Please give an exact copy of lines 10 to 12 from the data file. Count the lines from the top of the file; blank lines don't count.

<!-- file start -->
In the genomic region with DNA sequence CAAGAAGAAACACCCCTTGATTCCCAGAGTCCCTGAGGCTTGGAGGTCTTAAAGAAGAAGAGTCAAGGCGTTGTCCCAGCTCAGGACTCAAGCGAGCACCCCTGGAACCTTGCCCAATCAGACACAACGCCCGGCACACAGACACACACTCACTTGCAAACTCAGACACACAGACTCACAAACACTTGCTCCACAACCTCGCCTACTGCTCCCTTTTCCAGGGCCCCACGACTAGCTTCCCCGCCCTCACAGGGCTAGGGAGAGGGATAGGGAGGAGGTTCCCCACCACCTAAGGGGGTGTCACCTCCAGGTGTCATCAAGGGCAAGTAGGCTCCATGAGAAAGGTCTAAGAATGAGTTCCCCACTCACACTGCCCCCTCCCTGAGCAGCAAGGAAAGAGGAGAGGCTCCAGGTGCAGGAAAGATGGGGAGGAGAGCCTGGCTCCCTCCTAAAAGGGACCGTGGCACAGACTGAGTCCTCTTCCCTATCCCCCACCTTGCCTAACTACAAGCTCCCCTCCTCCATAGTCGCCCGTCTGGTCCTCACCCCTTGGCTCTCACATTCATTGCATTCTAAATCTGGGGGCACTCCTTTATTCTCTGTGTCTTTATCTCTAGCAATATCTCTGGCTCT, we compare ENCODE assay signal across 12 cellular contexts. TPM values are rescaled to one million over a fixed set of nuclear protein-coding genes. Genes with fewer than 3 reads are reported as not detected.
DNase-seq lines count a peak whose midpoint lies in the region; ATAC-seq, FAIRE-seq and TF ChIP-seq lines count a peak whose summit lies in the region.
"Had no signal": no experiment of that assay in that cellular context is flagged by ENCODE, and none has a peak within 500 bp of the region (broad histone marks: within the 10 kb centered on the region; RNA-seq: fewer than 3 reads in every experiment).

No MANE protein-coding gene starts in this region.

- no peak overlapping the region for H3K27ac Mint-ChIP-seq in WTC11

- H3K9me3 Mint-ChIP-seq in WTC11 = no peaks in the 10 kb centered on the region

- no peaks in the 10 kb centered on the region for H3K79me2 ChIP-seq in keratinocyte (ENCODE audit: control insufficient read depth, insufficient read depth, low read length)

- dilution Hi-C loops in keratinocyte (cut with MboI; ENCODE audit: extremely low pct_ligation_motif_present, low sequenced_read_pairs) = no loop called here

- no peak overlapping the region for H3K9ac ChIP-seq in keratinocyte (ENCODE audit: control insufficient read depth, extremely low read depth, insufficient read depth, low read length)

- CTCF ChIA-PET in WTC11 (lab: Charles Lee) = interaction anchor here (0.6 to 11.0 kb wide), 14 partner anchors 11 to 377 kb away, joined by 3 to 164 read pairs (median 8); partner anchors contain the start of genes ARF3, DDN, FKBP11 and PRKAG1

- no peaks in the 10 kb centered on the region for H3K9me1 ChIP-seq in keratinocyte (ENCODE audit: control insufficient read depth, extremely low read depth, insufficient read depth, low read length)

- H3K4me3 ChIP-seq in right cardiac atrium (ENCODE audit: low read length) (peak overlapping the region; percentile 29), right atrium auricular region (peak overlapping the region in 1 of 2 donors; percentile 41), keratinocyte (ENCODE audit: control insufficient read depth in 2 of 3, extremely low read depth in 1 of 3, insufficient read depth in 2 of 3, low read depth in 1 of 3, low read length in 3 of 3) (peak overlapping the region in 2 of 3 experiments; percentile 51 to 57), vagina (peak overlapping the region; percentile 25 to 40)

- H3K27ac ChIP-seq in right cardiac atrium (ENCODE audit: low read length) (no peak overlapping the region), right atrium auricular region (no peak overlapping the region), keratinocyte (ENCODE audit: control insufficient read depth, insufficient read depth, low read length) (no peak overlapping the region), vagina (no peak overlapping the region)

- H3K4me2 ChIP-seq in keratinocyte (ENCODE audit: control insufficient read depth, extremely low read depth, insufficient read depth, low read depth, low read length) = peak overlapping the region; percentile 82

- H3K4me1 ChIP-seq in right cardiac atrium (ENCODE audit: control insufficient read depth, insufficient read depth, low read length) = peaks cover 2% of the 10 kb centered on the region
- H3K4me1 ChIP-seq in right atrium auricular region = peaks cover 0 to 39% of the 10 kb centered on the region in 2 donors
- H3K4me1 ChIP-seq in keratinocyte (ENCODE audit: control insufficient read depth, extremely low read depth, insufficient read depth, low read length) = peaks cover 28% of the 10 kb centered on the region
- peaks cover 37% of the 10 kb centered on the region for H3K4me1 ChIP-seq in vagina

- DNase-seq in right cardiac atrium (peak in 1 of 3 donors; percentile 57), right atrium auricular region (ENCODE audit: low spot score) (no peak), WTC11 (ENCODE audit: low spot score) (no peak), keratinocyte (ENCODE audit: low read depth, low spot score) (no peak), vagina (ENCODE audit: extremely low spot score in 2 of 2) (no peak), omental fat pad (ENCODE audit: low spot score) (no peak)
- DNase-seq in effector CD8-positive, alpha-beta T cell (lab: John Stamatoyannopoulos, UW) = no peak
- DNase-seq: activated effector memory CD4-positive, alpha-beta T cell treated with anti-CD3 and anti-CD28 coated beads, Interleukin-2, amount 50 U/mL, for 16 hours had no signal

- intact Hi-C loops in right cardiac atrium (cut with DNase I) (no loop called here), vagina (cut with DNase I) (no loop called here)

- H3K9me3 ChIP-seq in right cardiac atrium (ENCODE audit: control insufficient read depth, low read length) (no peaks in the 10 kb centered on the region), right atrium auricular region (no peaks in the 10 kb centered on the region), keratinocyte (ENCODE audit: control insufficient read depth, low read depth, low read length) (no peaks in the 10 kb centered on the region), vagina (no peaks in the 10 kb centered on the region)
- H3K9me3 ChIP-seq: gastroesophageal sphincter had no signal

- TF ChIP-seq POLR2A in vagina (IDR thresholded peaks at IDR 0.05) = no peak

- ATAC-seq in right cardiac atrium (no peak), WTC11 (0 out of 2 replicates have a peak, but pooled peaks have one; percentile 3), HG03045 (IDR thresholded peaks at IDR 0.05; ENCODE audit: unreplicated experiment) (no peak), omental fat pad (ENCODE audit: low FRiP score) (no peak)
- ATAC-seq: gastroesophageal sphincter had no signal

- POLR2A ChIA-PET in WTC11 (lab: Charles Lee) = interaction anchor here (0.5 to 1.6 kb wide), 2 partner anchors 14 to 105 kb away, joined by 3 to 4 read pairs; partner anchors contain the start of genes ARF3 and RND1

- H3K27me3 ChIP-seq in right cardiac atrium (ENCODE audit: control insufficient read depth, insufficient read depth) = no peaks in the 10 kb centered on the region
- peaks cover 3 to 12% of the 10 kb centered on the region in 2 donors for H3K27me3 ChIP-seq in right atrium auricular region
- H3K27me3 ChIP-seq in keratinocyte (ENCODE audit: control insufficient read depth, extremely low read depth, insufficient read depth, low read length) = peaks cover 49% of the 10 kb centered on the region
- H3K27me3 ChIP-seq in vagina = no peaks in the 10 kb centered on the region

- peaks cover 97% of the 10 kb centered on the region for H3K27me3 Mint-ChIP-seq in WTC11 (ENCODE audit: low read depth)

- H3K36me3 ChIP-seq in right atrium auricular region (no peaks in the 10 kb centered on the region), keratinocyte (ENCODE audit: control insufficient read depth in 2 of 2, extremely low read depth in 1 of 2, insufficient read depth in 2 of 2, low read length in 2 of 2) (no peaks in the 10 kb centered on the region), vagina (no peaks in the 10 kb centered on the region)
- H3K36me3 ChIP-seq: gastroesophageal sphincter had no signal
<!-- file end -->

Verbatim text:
- CTCF ChIA-PET in WTC11 (lab: Charles Lee) = interaction anchor here (0.6 to 11.0 kb wide), 14 partner anchors 11 to 377 kb away, joined by 3 to 164 read pairs (median 8); partner anchors contain the start of genes ARF3, DDN, FKBP11 and PRKAG1

- no peaks in the 10 kb centered on the region for H3K9me1 ChIP-seq in keratinocyte (ENCODE audit: control insufficient read depth, extremely low read depth, insufficient read depth, low read length)

- H3K4me3 ChIP-seq in right cardiac atrium (ENCODE audit: low read length) (peak overlapping the region; percentile 29), right atrium auricular region (peak overlapping the region in 1 of 2 donors; percentile 41), keratinocyte (ENCODE audit: control insufficient read depth in 2 of 3, extremely low read depth in 1 of 3, insufficient read depth in 2 of 3, low read depth in 1 of 3, low read length in 3 of 3) (peak overlapping the region in 2 of 3 experiments; percentile 51 to 57), vagina (peak overlapping the region; percentile 25 to 40)